Most companies have some kind of justification process in place for expenditures above some limit, such as $200. In some cases, this will be a capital request because there’s not enough expense money in the budget for this item. For example, a plant engineer needs to commission a lighting project, and the money for that will have to come from a capital request.
In other cases, it will be an expense request. There’s expense money in the budget, but it’s carefully guarded. For example, the budget allows for $15,000 in test equipment purchases. But you can’t just go out and spend $15,000 on test equipment. You have to get approval signatures.
One reason for the approval process is that budgets are almost never zero-based. If you can’t truly justify enough purchases to use this year’s budget then next year’s budget probably will be about equal to the total of the purchases you did justify. Budgets tend to be a zero-sum game. If you get an increase to $17,000, then some other budget “pocket” will have to decrease by $2,000 or some factor based on the total budget.
All of this means that the people making the approvals cannot take that responsibility lightly. If they do, the company could seriously misallocate its funds.
With expense requests, there’s usually a form to fill out. Let’s look at weak and strong answers to the questions such a form may have.
Explain why you need this equipment.
- Weak answer: It will make us more efficient. This is weak because it’s not specific and it’s talking about your needs rather than the company’s needs.
- Strong answer: If we’d had this during the palletizer failure last week, we would have cut the downtime in half. The revenue saved would buy seven of these.
What is the expected useful life of this equipment?
- Weak answer: A long time. This is weak because “long” isn’t defined. Does it mean two years or 20?
- Another weak answer: At least five years. This is weak because it’s not substantiated. Where does this number come from?
- Strong answer: It’s the latest generation, and we are buying it mainly to support the Widget line. Senior management has projected the Widget line to be active for the next seven to nine years. The life of this instrument may extend well beyond that because of the applicability of its features to other equipment we also maintain at this plant.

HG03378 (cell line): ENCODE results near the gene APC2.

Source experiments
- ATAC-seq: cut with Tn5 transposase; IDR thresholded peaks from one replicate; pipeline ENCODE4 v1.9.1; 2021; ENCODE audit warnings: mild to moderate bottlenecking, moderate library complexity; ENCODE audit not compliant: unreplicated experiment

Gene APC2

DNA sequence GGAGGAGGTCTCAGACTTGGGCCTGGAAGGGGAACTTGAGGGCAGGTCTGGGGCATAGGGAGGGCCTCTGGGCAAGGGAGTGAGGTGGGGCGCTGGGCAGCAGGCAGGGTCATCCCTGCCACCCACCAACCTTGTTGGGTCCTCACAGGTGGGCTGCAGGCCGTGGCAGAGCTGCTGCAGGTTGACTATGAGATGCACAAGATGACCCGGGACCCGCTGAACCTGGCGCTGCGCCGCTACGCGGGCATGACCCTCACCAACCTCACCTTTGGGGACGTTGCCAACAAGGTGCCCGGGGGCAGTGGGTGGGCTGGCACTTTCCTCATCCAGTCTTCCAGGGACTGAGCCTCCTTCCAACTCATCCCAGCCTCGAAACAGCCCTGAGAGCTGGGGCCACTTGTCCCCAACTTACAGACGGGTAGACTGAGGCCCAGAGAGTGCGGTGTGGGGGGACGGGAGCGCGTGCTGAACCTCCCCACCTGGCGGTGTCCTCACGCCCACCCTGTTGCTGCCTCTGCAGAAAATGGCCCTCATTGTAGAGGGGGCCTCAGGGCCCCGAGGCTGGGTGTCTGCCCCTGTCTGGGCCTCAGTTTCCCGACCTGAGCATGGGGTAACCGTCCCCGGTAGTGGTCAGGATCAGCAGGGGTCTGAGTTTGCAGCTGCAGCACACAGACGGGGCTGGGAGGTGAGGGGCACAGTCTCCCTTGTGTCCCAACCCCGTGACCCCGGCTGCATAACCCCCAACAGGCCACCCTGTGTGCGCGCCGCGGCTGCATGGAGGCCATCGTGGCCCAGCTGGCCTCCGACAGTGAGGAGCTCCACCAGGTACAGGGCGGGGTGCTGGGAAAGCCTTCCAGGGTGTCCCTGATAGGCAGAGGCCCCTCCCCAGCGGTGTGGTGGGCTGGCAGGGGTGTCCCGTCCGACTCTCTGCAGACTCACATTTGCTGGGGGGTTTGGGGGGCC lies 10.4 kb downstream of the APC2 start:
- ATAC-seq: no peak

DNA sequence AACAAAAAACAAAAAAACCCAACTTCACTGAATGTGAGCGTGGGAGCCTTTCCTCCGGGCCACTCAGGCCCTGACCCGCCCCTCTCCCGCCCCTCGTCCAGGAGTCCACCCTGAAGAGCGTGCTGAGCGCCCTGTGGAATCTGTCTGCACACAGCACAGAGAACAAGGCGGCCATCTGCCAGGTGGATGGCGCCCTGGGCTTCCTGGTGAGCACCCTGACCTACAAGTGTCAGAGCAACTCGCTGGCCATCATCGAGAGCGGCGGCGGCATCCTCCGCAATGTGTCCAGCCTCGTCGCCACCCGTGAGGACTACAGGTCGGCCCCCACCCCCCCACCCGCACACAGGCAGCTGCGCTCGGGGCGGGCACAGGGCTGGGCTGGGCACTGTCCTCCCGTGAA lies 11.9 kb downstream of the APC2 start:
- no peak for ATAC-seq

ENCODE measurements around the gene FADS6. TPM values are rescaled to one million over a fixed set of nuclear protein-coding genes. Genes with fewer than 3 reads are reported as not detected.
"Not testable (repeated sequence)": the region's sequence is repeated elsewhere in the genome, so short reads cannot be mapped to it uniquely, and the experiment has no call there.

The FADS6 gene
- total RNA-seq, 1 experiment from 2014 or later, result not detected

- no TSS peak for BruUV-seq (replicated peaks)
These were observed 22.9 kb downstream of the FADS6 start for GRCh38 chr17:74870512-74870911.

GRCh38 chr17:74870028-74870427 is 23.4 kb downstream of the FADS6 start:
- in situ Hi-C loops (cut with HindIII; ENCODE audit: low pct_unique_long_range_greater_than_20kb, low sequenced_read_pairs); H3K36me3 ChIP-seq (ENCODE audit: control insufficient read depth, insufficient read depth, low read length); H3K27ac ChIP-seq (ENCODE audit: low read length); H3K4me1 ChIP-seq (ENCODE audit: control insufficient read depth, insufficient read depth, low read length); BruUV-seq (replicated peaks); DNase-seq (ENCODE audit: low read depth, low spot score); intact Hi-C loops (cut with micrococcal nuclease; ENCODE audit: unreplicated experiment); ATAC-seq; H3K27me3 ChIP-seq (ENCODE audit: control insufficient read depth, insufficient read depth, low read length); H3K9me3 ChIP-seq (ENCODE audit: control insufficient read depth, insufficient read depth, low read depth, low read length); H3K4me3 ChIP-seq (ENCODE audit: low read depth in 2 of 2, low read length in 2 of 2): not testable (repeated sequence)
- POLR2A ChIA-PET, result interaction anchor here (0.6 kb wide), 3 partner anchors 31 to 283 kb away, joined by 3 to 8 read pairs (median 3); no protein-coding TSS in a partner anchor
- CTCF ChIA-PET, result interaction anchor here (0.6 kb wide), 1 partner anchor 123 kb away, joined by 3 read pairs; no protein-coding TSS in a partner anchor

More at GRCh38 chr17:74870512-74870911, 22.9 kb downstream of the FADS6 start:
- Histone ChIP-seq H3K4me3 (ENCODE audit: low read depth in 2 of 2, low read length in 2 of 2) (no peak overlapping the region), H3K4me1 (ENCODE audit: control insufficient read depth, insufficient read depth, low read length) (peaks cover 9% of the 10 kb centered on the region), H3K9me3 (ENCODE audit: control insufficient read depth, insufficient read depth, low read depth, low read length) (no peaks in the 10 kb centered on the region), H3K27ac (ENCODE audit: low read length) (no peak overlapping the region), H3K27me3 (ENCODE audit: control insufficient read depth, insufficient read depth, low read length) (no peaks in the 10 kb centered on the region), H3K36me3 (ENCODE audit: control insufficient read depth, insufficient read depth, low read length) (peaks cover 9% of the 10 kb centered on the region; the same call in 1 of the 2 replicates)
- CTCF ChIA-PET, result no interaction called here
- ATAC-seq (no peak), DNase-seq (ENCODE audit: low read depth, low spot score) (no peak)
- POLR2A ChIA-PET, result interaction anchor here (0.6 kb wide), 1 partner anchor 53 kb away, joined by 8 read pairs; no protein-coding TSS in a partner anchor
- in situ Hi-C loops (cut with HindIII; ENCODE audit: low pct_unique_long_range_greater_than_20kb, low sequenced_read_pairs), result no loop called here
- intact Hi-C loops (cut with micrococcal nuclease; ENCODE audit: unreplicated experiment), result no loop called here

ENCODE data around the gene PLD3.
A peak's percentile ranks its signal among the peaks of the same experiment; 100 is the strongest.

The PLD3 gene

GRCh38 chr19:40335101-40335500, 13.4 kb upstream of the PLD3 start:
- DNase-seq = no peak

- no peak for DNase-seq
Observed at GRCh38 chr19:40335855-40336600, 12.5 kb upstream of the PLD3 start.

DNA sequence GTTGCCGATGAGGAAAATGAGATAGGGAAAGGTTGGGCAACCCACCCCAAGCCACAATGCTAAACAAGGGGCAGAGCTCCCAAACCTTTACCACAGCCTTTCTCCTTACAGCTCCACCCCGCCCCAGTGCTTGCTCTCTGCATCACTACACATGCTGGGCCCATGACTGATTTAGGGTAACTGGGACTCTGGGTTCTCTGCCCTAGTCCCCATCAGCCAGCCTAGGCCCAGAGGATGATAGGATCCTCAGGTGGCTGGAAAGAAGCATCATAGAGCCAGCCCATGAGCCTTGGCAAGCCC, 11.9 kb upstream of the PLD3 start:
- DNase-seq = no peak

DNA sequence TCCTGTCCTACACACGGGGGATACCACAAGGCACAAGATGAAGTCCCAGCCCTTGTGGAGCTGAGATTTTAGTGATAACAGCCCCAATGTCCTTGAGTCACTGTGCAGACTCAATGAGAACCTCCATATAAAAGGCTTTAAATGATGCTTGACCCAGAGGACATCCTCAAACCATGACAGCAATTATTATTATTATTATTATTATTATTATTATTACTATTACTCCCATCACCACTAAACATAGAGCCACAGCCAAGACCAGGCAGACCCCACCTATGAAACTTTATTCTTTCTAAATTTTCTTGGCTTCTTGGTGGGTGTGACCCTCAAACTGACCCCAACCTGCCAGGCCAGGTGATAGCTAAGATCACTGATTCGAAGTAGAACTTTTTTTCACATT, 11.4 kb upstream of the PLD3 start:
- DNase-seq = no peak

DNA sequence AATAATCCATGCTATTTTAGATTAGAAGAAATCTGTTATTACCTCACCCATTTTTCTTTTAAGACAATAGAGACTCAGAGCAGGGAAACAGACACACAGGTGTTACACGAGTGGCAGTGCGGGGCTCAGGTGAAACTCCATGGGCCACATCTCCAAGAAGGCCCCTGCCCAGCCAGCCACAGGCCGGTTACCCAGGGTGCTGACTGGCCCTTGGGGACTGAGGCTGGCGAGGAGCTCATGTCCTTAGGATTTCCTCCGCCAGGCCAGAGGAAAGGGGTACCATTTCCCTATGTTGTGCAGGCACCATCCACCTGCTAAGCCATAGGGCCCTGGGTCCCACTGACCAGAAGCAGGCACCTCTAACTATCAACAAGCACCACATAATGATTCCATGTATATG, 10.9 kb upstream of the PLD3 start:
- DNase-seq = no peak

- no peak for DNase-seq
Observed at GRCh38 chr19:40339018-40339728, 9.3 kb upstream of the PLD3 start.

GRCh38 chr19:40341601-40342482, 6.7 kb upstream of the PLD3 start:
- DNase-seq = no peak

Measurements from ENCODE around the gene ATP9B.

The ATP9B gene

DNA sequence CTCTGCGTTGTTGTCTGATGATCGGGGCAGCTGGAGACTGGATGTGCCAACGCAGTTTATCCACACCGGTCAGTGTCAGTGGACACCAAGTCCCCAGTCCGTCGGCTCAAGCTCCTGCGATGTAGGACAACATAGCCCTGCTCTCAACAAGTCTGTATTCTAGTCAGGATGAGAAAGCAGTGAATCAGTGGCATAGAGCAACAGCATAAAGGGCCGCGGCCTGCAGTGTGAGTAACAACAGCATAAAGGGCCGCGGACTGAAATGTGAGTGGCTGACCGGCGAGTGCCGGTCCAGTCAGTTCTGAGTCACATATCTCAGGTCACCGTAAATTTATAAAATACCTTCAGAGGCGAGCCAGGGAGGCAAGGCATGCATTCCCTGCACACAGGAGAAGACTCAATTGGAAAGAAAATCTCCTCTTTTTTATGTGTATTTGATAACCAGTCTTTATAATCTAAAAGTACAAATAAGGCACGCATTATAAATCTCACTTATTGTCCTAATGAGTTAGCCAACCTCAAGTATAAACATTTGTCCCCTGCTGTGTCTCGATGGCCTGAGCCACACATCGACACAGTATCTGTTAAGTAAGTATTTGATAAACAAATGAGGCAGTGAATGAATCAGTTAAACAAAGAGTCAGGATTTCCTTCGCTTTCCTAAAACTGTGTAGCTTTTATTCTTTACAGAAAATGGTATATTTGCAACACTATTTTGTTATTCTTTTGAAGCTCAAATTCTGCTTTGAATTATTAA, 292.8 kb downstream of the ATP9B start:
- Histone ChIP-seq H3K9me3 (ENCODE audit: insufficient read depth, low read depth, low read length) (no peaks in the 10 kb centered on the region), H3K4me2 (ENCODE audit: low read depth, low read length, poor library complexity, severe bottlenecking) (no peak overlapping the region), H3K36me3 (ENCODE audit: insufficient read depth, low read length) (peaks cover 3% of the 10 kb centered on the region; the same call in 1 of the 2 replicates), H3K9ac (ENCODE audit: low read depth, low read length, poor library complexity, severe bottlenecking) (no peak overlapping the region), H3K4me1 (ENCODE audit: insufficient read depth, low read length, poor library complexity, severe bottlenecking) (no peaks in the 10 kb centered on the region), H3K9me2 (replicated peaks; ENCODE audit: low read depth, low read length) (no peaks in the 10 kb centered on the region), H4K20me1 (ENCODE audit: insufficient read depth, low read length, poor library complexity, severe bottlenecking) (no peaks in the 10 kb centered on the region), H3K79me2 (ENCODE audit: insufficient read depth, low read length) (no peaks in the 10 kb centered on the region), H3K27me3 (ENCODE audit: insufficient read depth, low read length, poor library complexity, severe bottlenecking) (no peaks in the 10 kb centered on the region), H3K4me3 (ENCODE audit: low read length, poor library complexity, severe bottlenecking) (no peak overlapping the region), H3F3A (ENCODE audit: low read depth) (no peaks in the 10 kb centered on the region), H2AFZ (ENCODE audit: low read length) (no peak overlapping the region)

What problem does this solve?
- Weak answer: Inaccurate measurements. This is weak because it’s so vague. It’s also an admission that you’ve been doing a poor job all this time.
- Strong answer: On our main process line, the new control system slated for installation next month requires more accurate measurements than we can achieve with the test equipment we have now.
How will this be used?
- Weak answer: Cable testing. This is weak because “cable testing” can mean all sorts of things.
- Strong answer: Sometimes a cable will develop a defect known as a “fault,” but a fault can be anywhere. For now, we have to dig up the cable at the midpoint and conduct a test first in one direction and then in the other. Then we have to keep repeating this process until we get close to where the fault is. As you may have surmised, this is time-consuming and creates a mess. This instrument will allow us to “locate” the fault to within 6 inches of its actual location.
What are the projected savings?
- Weak answer: $5,000. Normally, the more specific an answer is the better. But a specific amount with no justification sounds like a made-up number. It has no credibility.
- Strong answer: Consider three of the unplanned downtime incidents we’ve had over the past year. They totaled $850,000 in lost revenue and $30,000 in preventable repair costs. With this infrared camera, we would have seen those disasters coming and intervened with zero unplanned downtime and repair costs of only $4,500. The camera won’t prevent all downtime, but would have prevented these three instances. See Appendix B for a breakdown of what these were.
When justifying expenses, you stand a far greater chance of approval if you follow certain principles. We’ve illustrated several above. You want to eliminate weak answers, entirely. Always give strong answers.
Strong answers have these characteristics:
- They answer the needs of the company, not of the department making the request.
- Statements are specific, not vague.
- All numbers are substantiated, not merely tossed out as a best guess.
- Wherever possible, the costs and benefits are monetized rather than generalized (after all, this is a request to spend money).
- Wherever possible, they tie costs and benefits directly to specific production equipment or processes. Or even specific customers.
Remember, managers do not want to contribute to the misallocation of funds. You need to give them justification that is so bulletproof, they are completely confident in approving of the expenditure with no repercussions to their career.